One of my favorite stories is of the construction worker who in 2008, hoping to curse the Yankees for years to come, buried a David Ortiz shirt under the new Yankees Stadium as it was being built. When the Yankees got a tip about it, they brought in a crew to jackhammer through three feet of concrete and the Yankees president presided over what he called an “excavation ceremony” to remove the shirt and any black magic it might have unleashed. The story reminds me of the Aztecs who buried caches of jade and other symbolic offerings inside ball courts when they were built to imbue them with magical powers.

Then there’s American football. I’ll never forget a game I attended in 2009 at Buckeyes Stadium between Ohio State and Navy. Navy hadn’t played in the stadium since 1931 so it was a big deal. Following the Star-Spangled Banner there was an F-18 flyover and recorded greetings on the scoreboard from military personnel stationed in Afghanistan. For the grand finale, the marching band performed their “script Ohio” ceremony and former astronaut and U.S. Senator John Glenn showed up as the honorary guest to dot the ‘i.’ The entire experience was a kind of nationalistic spectacle affirming U.S. military strength in a time of war. No one seemed to question why such a rite would precede a ball game. It seemed entirely natural – like part of the game.

What do you think the future of the ball might be? Will we still be bouncing and kicking them thousands of years from now?

I’m no futurist, and am way more comfortable in the past, but I’m pretty confident that the ball will still be kicking, or being kicked, around for a very long time. Obviously, there’s been a trend toward the virtualization of play and there is definitely some cause for alarm as more and more kids spend their time plugged in and detached from the physical world. I’m no Luddite either and I believe the studies that indicate that kids playing Madden NFL or NBA 2K12 are still playing, or at least their brains are playing. But we’re physical beings who need to move our bodies now and then to maintain at least a modicum of mental and physical health. And there’s really nothing like a plain old ball to engage our bodies and minds completely.

An interesting study was done recently looking at what happens to our brains while watching sports. The study showed that about one-fifth of the neurons in our pre-motor cortex that fire when we perform an action, say kicking a ball, also fire when we watch someone else do it. So in a very real way, our brains are in the game even when we’re just watching. But that’s still an 80% gap in brain activity – not to mention the 100% gap in physical activity – between actually playing a sport and just watching it.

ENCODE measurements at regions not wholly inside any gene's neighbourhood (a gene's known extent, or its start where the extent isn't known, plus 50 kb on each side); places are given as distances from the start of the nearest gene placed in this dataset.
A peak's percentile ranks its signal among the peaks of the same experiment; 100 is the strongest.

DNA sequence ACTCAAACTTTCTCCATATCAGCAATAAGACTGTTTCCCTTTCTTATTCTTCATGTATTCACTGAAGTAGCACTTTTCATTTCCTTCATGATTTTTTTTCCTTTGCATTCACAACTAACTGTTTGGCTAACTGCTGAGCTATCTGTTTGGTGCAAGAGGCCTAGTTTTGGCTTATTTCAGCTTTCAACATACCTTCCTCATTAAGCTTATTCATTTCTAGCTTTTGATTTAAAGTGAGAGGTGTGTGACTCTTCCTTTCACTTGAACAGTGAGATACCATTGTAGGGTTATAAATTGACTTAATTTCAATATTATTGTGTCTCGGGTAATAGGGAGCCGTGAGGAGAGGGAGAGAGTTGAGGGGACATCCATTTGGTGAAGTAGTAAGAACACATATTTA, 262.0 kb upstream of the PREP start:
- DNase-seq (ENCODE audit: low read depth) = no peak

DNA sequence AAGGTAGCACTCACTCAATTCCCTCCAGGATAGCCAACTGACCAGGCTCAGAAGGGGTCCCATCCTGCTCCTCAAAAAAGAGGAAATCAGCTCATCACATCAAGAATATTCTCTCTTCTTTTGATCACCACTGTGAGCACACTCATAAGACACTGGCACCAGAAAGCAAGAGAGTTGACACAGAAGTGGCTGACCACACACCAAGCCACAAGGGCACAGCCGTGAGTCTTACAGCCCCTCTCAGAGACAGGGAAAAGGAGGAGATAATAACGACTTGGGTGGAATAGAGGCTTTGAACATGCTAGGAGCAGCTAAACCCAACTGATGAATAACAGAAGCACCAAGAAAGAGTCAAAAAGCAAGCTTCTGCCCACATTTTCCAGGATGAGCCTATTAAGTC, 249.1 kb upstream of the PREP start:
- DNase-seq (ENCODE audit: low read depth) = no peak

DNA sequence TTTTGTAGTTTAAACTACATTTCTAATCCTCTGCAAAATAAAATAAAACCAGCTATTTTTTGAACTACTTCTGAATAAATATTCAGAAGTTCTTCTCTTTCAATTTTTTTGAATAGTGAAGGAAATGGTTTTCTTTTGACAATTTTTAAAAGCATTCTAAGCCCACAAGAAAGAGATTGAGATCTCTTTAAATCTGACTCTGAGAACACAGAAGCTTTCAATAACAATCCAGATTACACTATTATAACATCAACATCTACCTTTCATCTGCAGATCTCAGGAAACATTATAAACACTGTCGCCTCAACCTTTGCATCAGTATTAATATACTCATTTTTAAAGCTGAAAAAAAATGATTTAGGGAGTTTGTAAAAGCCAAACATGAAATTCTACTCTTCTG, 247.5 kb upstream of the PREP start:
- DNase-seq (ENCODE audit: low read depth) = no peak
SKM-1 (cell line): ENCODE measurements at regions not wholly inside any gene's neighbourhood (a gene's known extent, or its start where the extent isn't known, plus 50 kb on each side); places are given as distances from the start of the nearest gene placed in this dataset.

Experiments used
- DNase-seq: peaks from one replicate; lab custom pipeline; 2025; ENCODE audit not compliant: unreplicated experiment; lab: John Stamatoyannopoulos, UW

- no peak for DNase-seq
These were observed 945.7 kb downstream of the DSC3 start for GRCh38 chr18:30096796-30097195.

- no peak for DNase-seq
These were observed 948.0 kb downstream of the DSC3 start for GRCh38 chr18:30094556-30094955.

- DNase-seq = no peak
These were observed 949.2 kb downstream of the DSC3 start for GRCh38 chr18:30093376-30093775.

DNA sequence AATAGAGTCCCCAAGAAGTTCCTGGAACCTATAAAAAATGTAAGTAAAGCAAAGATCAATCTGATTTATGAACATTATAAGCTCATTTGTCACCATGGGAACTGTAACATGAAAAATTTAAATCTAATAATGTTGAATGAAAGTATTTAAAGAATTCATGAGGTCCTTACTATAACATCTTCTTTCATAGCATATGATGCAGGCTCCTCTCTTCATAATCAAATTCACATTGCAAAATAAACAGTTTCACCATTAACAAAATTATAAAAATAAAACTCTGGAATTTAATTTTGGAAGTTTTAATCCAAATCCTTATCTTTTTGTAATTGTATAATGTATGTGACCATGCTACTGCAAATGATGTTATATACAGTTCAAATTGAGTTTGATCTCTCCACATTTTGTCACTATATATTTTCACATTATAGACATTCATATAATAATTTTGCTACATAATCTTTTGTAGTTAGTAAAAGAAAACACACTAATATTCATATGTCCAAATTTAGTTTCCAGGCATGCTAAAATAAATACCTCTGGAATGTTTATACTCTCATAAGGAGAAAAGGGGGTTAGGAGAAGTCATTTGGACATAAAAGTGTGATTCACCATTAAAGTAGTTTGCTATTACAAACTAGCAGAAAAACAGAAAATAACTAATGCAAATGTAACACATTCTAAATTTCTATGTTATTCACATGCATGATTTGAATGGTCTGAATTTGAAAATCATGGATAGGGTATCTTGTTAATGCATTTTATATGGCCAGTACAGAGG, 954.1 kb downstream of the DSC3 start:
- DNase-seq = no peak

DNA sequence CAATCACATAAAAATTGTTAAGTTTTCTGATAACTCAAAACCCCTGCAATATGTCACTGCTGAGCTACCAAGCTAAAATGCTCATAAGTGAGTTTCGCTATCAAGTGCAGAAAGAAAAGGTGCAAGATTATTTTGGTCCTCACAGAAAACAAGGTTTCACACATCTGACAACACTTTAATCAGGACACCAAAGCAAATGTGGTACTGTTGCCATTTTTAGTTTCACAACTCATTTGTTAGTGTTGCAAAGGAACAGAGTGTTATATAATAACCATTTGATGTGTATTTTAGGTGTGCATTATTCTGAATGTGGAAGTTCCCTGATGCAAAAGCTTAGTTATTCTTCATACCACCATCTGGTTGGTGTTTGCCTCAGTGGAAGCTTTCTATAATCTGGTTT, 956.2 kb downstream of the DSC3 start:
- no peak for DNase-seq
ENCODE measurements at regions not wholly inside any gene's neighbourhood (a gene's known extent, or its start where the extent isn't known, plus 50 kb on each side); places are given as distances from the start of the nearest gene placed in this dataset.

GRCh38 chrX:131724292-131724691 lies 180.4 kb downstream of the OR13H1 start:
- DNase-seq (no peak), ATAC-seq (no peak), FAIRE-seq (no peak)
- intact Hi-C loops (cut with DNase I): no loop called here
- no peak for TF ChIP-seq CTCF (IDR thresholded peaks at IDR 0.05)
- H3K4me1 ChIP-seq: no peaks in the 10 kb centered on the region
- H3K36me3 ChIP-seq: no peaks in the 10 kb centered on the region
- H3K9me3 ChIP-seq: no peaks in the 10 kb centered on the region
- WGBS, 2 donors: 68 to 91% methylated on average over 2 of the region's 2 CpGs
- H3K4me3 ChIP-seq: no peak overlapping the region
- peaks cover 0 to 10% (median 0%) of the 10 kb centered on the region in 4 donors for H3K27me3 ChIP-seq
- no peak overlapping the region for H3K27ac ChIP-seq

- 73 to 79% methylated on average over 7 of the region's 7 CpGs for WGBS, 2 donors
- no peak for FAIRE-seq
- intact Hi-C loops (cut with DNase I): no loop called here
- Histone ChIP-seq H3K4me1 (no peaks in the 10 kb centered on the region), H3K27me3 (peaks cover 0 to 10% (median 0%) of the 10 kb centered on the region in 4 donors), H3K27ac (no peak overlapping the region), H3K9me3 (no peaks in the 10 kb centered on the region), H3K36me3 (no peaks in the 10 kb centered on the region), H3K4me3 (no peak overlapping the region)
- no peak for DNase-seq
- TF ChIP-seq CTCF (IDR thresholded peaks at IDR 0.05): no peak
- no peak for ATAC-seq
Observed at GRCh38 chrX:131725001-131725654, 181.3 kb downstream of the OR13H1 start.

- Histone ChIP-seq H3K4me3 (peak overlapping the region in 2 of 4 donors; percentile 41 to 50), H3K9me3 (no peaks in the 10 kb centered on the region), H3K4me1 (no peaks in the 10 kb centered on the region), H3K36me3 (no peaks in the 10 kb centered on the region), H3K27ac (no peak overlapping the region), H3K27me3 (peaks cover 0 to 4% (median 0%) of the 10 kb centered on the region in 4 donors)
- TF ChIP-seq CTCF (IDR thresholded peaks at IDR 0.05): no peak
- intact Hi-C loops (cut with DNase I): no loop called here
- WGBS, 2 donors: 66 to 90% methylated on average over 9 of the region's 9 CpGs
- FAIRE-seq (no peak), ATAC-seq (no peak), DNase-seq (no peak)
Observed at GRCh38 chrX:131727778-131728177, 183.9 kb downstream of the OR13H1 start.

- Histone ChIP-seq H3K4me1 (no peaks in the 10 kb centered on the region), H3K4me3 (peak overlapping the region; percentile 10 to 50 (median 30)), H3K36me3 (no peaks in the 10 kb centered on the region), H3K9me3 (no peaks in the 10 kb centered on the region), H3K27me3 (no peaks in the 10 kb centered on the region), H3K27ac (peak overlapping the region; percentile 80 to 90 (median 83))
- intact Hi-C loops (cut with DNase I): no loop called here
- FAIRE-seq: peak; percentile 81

In terms of the ball itself, I do think we’ll continue to see it evolve in interesting ways. Some researchers at Carnegie Mellon University have been developing a “smart football” which contains a tiny GPS and accelerometer to continuously measure location and speed of the ball. Aside from potentially taking some of the guesswork out of refereeing plays, the developers see applications for training players. With smart balls and gloves, for example, a quarterback can get real-time data on how he’s throwing and make adjustments to improve precision. But even the most high-tech balls will still be subject to the quirks of physics and human error. The Adidas “jabulani” soccer ball used during the 2010 World Cup was a thing to behold with only eight (down from 14 in the previous World Cup) spherically molded panels and a “Grip ‘n’ Groove” surface technology designed to make the ball more aerodynamic. Despite such advances, the ball was widely criticized by players and was even blamed for low-scoring games in the first round of competition. Brazilian striker, Luis Fabiano, decried the ball as having supernatural powers because it changed direction in mid-air. Portugal, which beat North Korea 7-0 with it, thought it was just perfect.